It is important that the language take a stand on the base data types. For example, the language should say that "Integer" means signed, 32-bit arithmetic. If this means that the compiler implementation on some machines is difficult, it also means that programs written in the language will always port to those machines, with no problems.

The language definition should be absolute and leave no flexibility to the compiler writer.

Reduce Similarity of Feautres

In C/C++ there is a well-understood problem concerning the confusion between = and ==.
    if (i = 0) ...     // What was typed
    if (i == 0) ...    // What was intended
One solution is to use a different symbol for assignment
    i = 0;             // C, C++, Java
    i := 0;            // Many other languages
Another solution is to have a more rigorous typing, requiring conditional expressions to have type "Boolean."

The general rule in language design is that different features should look different to reduce the similarity of features. This is a good principle, but the real work comes in the many decisions about which symbols are selected for which operators and which names are selected for which functions.

Here are some other similar features whose confusion is dangerous.
    &&          &
    ||          |
    !           ~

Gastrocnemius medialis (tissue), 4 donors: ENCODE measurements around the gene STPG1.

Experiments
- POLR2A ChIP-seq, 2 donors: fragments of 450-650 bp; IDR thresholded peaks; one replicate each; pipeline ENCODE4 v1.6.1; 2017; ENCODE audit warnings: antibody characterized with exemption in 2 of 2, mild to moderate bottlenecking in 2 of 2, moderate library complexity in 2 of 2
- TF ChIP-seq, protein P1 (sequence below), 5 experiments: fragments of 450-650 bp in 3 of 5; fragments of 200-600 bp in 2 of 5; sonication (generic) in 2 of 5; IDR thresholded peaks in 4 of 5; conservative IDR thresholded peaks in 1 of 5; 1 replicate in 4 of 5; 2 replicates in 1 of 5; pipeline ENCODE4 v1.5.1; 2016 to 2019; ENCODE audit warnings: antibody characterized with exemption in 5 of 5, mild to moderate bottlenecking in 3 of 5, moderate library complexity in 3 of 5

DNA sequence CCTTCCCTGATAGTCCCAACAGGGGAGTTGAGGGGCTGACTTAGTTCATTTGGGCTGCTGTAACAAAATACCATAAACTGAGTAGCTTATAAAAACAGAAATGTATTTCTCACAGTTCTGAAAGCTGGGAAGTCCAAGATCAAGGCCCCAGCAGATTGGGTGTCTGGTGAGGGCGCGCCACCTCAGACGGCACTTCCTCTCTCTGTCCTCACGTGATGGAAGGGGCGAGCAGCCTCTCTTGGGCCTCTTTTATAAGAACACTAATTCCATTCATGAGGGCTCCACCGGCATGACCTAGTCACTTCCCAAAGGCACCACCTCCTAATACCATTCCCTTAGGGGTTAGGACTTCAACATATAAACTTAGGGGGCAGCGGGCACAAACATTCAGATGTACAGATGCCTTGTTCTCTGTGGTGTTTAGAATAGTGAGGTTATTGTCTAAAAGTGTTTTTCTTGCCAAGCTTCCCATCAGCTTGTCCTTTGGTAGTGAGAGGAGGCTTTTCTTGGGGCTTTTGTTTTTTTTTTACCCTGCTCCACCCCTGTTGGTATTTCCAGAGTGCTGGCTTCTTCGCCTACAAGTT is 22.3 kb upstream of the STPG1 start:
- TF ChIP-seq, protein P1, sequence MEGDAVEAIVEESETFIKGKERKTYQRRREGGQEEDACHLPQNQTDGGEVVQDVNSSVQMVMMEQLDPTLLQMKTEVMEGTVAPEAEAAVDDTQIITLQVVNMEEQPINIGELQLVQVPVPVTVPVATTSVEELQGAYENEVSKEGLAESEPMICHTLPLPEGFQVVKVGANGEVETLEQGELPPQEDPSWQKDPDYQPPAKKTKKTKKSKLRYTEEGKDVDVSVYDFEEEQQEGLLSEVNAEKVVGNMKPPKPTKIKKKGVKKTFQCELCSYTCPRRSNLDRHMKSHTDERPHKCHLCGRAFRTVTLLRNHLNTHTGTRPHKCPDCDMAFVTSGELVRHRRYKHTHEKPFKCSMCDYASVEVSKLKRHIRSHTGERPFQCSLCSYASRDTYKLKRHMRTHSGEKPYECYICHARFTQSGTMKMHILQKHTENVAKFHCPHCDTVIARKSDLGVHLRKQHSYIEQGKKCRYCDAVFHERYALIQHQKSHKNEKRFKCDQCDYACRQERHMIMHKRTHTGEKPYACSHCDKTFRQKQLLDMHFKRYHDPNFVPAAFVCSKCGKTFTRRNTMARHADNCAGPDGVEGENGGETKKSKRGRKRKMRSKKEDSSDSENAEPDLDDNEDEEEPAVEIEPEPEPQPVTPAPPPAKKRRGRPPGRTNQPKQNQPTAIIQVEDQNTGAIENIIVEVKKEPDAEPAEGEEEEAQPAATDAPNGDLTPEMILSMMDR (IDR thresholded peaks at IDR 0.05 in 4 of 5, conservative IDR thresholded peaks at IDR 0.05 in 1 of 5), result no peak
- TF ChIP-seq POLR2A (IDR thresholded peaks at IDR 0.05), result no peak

==          =
    getc()      getchar()
    printf()    fprintf()
    malloc()    calloc()
Perhaps the best we can say is that more emphasis must be placed on selecting good names for things.

Another principle is that instead of providing several similar functions, the language should just provide one. It should provide a single, all inclusive function, rather than several small functions with similar functionality.

As an example, we should keep "calloc" and get rid of "malloc." Calloc is a little harder to use (more arguments and slower execution), but the benefit of throwing "malloc" out is that there will be no confusion from using "malloc" and expecting "calloc" functionality (a nasty little bug you may have experienced at some time).

Eliminate "Undefined" Behavior

In the name of greater efficiency, C/C++ does not initialize local variables. They get their values from whatever happens to have been in memory. Occasionally, this results in bugs that are really hard to track down, since changing the program even a little often changes the runtime behavior and failure mode. And sometimes the program will not fail even though there is a bug.

The cost of initializing variables to zero, or having the compiler force the programmer to initialize all variables explicitly is relatively small. If we are to increase program reliability in practice, we must be willing to pay a performance cost from time to time.

More generally, the language should not permit any "undefined" behavior. The language documentation should make it clear how each and every program will behave. For starters, it means disallowing the program to pick up random values from memory. Ideally, all pointers will be typed and it should be difficult or impossible to accidentally pick up a random value from memory.

All operations should be unambiguously defined for all input combinations. As an example, the C/C++ operations for right-shift is incompletely specified (Is it logical or arithmetic?); the behavior is "machine dependent." Another example is the modulo operator %, which handles negative arguments differently on different machines. These operations are both fundamentally important operations, yet exceedingly dangerous and difficult to use correctly!

Greater Runtime Checking